Pieces of the low-power FM puzzle in this country continue to fall in place. The FCC acknowledged some 2,819 applications were filed in the November 2013 LPFM filing window. That number was lower than the expectations of some observers.
The FCC moved quickly to identify 900 technically acceptable LPFM applications that don’t conflict with others and then soon after released a list of groups vying for the same frequency. The commission has said it will provide expedited processing for all amendments, settlement requests and time-share agreements filed during a 60-day window to resolve technical conflicts among competing applications.
Texas had the most LPFM applications filed with 303, followed by California and Florida with 283 and 276 respectively, according to agency data.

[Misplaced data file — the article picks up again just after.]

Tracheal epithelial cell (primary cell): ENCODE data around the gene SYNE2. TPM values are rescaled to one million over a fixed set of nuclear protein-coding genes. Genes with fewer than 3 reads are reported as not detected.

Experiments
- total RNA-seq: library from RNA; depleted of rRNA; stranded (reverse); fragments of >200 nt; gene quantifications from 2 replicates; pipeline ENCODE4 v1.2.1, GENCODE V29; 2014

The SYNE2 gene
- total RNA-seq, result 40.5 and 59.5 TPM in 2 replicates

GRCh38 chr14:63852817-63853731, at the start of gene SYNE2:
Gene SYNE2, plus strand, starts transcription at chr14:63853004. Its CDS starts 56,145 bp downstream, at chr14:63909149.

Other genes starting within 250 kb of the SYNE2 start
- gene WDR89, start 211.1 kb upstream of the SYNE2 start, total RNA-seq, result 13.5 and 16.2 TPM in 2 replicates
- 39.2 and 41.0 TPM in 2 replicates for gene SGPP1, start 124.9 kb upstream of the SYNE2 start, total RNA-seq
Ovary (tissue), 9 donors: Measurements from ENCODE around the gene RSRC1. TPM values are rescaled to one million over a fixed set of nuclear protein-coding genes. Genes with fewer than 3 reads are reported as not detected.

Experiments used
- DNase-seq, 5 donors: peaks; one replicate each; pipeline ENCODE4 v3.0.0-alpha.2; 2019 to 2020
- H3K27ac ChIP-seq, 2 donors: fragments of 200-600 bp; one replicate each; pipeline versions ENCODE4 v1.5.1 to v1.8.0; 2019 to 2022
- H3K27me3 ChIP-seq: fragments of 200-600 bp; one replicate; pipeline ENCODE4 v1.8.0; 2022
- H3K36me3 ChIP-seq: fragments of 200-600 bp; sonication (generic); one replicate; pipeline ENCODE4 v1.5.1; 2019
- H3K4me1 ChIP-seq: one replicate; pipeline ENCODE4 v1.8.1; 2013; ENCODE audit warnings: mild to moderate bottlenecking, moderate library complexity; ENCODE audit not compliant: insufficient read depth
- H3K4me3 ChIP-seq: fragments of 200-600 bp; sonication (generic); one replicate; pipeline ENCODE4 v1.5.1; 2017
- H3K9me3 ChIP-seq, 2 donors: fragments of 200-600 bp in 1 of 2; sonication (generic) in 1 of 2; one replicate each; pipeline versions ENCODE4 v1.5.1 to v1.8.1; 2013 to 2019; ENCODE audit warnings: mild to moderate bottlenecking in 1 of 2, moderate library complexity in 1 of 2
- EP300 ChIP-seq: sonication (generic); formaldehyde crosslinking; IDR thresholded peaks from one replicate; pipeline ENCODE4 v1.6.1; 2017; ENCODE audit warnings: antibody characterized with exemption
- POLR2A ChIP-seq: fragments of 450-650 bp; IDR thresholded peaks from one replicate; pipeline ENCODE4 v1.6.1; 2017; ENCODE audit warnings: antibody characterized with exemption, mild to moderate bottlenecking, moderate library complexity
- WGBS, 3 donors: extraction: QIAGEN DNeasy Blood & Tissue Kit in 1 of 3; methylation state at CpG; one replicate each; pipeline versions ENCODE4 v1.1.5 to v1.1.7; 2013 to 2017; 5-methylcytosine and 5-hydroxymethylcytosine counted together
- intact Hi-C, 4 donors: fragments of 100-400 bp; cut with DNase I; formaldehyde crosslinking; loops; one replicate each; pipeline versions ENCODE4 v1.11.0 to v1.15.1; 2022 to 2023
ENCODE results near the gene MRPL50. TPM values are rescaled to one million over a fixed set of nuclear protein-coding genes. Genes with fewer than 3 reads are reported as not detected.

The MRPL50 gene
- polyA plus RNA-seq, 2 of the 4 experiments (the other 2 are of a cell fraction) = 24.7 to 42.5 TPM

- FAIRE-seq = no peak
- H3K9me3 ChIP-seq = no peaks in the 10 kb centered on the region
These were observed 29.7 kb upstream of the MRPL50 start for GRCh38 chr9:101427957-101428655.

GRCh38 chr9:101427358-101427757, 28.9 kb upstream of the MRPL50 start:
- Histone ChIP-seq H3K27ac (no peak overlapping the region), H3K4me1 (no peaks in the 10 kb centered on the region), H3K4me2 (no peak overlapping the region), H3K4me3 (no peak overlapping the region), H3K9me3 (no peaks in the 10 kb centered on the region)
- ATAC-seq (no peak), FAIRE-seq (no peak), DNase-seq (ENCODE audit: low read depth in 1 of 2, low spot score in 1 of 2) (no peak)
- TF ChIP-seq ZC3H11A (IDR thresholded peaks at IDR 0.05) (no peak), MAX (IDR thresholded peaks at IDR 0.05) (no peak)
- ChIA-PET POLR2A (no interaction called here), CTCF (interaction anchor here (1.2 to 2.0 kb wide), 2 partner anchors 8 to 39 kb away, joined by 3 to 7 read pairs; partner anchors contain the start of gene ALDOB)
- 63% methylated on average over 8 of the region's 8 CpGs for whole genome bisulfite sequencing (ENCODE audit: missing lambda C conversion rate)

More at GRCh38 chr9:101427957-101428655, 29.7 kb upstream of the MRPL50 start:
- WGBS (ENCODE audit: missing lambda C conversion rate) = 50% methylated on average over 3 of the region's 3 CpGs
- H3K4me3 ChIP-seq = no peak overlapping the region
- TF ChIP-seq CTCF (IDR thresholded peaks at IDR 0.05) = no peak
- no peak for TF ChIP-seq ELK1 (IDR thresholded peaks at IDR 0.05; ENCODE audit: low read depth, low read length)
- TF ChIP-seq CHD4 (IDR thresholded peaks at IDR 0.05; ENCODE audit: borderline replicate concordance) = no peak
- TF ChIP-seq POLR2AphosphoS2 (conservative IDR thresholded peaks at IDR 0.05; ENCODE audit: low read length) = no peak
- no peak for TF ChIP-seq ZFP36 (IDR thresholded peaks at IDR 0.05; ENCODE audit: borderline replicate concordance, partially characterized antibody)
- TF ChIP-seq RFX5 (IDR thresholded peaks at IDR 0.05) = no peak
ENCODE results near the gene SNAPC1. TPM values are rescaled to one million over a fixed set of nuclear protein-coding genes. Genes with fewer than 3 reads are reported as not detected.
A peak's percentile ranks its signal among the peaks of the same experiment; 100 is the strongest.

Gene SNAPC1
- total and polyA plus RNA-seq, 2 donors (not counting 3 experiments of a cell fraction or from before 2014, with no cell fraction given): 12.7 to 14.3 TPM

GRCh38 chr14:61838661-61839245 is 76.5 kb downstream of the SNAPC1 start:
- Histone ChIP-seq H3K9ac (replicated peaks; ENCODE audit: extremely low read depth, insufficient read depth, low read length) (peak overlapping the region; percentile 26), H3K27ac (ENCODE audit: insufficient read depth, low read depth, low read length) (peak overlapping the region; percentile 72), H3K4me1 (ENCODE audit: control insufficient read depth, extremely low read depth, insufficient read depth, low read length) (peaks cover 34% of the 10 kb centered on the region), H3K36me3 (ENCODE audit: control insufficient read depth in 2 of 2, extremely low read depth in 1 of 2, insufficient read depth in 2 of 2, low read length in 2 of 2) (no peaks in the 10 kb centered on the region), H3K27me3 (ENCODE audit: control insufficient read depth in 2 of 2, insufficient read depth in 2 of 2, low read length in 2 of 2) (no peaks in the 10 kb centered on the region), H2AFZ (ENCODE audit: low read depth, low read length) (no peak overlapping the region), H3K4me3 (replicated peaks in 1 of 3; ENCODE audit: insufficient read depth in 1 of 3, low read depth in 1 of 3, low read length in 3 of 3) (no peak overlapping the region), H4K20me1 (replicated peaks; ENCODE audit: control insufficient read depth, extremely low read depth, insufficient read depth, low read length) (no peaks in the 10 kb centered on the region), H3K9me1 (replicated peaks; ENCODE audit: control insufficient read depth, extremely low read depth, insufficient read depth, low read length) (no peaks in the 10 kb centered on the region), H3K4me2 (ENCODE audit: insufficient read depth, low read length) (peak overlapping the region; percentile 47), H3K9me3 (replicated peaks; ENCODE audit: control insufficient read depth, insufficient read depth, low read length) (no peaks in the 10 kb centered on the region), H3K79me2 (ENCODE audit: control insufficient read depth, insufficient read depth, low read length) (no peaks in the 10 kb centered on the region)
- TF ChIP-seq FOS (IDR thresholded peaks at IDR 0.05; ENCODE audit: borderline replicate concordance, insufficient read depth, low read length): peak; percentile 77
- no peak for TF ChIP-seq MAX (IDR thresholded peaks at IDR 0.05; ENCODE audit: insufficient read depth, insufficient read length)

More LPFMs are expected to be authorized in urban areas because of the relaxation of some interference rules by the FCC. In fact, Los Angeles, Chicago, San Francisco, Houston, Miami, Tampa and Portland, Ore., each had 10 or more applications filed, according to the FCC.
Several thousand new low-power FM radio stations could be on air within the next two years if industry observers are accurate in their estimates.
Low-power FM stations, which broadcast at a maximum of 100 watts and typically reach seven to 10 miles from the antenna, must be licensed to nonprofit entities; they often are operated by community groups, schools and churches.
There were 3,258 low-power FM applications filed in the earlier window of 2000–01, according to the FCC’s data. There are approximately 800 licensed LPFMs at present.